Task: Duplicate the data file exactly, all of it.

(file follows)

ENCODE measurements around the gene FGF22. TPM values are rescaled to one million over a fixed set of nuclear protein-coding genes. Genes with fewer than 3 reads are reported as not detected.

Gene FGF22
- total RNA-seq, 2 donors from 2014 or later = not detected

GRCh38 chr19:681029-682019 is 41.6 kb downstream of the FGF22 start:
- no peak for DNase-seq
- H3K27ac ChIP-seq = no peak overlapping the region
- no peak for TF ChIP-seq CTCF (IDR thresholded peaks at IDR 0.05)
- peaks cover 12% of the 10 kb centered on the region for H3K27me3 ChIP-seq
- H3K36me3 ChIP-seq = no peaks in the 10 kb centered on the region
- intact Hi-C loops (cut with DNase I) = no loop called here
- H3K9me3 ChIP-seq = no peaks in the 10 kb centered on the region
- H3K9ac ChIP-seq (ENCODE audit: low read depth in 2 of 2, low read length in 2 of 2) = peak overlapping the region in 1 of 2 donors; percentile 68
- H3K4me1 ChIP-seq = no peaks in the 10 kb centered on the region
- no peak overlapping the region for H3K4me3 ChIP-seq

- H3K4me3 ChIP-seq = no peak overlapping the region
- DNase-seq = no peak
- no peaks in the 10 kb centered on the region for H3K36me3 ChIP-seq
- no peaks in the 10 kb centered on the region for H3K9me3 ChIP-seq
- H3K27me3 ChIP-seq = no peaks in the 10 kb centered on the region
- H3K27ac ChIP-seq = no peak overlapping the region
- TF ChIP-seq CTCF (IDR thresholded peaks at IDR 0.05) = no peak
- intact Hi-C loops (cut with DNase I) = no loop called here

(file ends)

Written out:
ENCODE measurements around the gene FGF22. TPM values are rescaled to one million over a fixed set of nuclear protein-coding genes. Genes with fewer than 3 reads are reported as not detected.

Gene FGF22
- total RNA-seq, 2 donors from 2014 or later = not detected

GRCh38 chr19:681029-682019 is 41.6 kb downstream of the FGF22 start:
- no peak for DNase-seq
- H3K27ac ChIP-seq = no peak overlapping the region
- no peak for TF ChIP-seq CTCF (IDR thresholded peaks at IDR 0.05)
- peaks cover 12% of the 10 kb centered on the region for H3K27me3 ChIP-seq
- H3K36me3 ChIP-seq = no peaks in the 10 kb centered on the region
- intact Hi-C loops (cut with DNase I) = no loop called here
- H3K9me3 ChIP-seq = no peaks in the 10 kb centered on the region
- H3K9ac ChIP-seq (ENCODE audit: low read depth in 2 of 2, low read length in 2 of 2) = peak overlapping the region in 1 of 2 donors; percentile 68
- H3K4me1 ChIP-seq = no peaks in the 10 kb centered on the region
- no peak overlapping the region for H3K4me3 ChIP-seq

- H3K4me3 ChIP-seq = no peak overlapping the region
- DNase-seq = no peak
- no peaks in the 10 kb centered on the region for H3K36me3 ChIP-seq
- no peaks in the 10 kb centered on the region for H3K9me3 ChIP-seq
- H3K27me3 ChIP-seq = no peaks in the 10 kb centered on the region
- H3K27ac ChIP-seq = no peak overlapping the region
- TF ChIP-seq CTCF (IDR thresholded peaks at IDR 0.05) = no peak
- intact Hi-C loops (cut with DNase I) = no loop called here